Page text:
*An April 2008 letter I wrote to my BFF’s overdue baby*
I won’t come right out and say I have a bone to pick with you, cuz I don’t want to ugly up your aura right off the bat. But, we need to address why you are taking your sweet time showing up. Seriously, why are you torturing us? We just want to meet you, that is all. And, you will learn: coming from me, that is HUGE! Meeting new people is right up there on my list with Root Canals and Conversations with my Landlord. Not a big fan. I get nervous and self-conscious and, on occasion, my hands have been known to shake. But you are different. I need some questions answered. Are you gonna have freakishly long legs like your mom? Severe ADD like your dad? Will you have an attitude? Should I start saving up for bail money right now? Or should I save my money for all the philanthropic endeavors you’ll get involved with? Oh, it would also be kinda cool to know if you got girl parts or boy parts. That ol’ chestnut. But you should know—I’ll be calling you Cheetara regardless.
Most importantly for me: your sense of humor. Are you gonna be clever and make people really work to make you laugh, or are you gonna sell out and laugh when adults jiggle their car keys? (Seriously, people, come up with something new; jiggling car keys is played out, uninspired and laaaaame). Either way, I’m prepared to handle both, as I have a niece who wasn’t an easy sell: when she was all of four months old, her and I would get into intense staring contests. I would lay on the couch, prop her up on my knees, and just stare at her. And the little shit would just stare back!!! And there we’d sit. For a good, solid 5 minutes. Just staring each other down. I refused to crack first. She, meanwhile, would survey my entire face—eyes searching, furrowed brow, lines in her forehead, laser-like focus. Intense. Finally, she would apparently find what she was looking for and break into the biggest, doofiest grin and I would feel immediately victorious. I GOT HER TO CRACK! I MADE THE BABY SMILE! BY DOING NOTHING! I digress…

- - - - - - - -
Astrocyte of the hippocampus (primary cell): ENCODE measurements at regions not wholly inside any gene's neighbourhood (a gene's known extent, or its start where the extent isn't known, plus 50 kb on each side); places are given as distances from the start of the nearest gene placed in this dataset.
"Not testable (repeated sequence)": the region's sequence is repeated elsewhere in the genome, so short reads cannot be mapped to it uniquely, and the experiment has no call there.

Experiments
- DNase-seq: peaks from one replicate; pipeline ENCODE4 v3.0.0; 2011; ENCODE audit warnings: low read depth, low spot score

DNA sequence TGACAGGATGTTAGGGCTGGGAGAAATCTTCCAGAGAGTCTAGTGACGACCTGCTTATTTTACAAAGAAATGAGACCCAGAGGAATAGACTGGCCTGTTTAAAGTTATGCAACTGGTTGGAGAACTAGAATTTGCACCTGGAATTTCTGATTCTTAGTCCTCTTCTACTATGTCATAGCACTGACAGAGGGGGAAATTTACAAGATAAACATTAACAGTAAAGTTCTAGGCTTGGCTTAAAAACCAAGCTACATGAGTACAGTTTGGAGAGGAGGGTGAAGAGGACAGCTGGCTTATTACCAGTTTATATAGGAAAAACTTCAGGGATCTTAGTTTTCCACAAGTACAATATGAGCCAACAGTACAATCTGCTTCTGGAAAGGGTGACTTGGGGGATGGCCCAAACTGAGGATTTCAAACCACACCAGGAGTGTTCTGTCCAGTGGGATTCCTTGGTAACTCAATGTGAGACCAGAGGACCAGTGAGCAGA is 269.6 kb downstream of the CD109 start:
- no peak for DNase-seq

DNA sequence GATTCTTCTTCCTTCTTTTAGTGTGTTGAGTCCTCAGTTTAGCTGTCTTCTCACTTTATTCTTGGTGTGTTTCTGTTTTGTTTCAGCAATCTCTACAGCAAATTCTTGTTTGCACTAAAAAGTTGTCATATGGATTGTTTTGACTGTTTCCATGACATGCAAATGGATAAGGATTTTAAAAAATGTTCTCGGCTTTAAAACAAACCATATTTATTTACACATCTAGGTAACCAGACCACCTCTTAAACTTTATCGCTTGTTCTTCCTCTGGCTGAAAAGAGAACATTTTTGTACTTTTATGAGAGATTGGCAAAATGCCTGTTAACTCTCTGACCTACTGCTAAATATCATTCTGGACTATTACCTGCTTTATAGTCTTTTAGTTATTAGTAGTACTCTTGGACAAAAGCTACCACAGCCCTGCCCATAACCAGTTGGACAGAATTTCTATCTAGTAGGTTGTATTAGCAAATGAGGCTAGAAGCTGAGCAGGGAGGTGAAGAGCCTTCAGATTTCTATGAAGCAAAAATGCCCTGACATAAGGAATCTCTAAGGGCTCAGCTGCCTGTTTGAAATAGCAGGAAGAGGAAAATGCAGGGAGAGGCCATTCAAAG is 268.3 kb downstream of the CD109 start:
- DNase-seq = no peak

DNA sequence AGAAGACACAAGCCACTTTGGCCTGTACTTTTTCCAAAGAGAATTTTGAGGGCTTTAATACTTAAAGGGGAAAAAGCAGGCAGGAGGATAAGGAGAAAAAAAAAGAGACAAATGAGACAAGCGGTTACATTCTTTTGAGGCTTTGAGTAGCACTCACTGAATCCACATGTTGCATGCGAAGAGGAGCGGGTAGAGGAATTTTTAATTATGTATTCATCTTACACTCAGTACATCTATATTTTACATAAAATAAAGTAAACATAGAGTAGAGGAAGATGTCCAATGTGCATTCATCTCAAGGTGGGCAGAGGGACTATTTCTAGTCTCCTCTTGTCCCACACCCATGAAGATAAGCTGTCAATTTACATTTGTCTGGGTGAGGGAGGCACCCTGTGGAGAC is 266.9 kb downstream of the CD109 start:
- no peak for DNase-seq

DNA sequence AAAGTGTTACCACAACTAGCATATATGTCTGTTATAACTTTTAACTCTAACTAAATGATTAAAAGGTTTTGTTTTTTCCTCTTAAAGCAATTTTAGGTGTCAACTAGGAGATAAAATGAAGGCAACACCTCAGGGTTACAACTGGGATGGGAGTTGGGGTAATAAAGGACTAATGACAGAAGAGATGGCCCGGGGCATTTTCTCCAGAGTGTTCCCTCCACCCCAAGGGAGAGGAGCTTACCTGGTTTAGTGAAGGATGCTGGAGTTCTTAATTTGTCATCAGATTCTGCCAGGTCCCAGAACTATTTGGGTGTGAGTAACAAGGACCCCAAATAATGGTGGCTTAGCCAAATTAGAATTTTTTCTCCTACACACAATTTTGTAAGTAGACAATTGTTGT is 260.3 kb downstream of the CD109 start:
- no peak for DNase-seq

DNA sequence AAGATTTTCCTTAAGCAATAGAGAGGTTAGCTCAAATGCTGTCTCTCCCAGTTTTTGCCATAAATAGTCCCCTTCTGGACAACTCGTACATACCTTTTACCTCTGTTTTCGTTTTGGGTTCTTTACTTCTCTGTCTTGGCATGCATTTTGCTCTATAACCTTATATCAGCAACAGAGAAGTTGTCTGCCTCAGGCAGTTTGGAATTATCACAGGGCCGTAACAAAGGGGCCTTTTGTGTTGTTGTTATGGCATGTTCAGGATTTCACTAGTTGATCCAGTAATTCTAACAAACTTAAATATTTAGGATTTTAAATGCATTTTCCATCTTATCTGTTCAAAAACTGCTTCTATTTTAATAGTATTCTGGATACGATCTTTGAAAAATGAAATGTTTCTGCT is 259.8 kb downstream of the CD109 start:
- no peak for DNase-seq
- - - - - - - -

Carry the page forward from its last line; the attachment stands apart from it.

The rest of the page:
Is it your parents? Is that the hold up? Cuz, I can assure you, they rock. Your mom is the biggest sweetheart I’ve ever known and your father is balls-out hilarious (we’ll discuss the camera he’s set up in your crib to spy on you 24/7 at a later date). Can I say balls-out? Do you mind? If you mind, you and I already have issues. I am not very eloquent sometimes. But, we’ll cross that bridge when we come to it. You know. Like, when you stop shitting your pants and barfing all over unsuspecting adults long enough to learn how to speak. What was that I was saying about not being eloquent? Anyway.
If it’s not your parents, maybe you are worried about me? You shouldn’t be. I got the Auntie thing down pat, and there are three children in Canada who can attest to that. Thanks to the world’s coolest older sister, I’ve been doing the aunt thing since I was 11, I am well practiced. I’ve changed diapers, stayed up all night, cleaned up puke, dealt with tantrums in the middle of mall food courts (thanks, Sky), and I do it all with style, aplomb and a wicked sense of humor. As a result, I’ve got them snowed. They think I totally rock and have no idea how lame I really am, it’s effing great. We’ll talk about the substitution of “effing” later as well.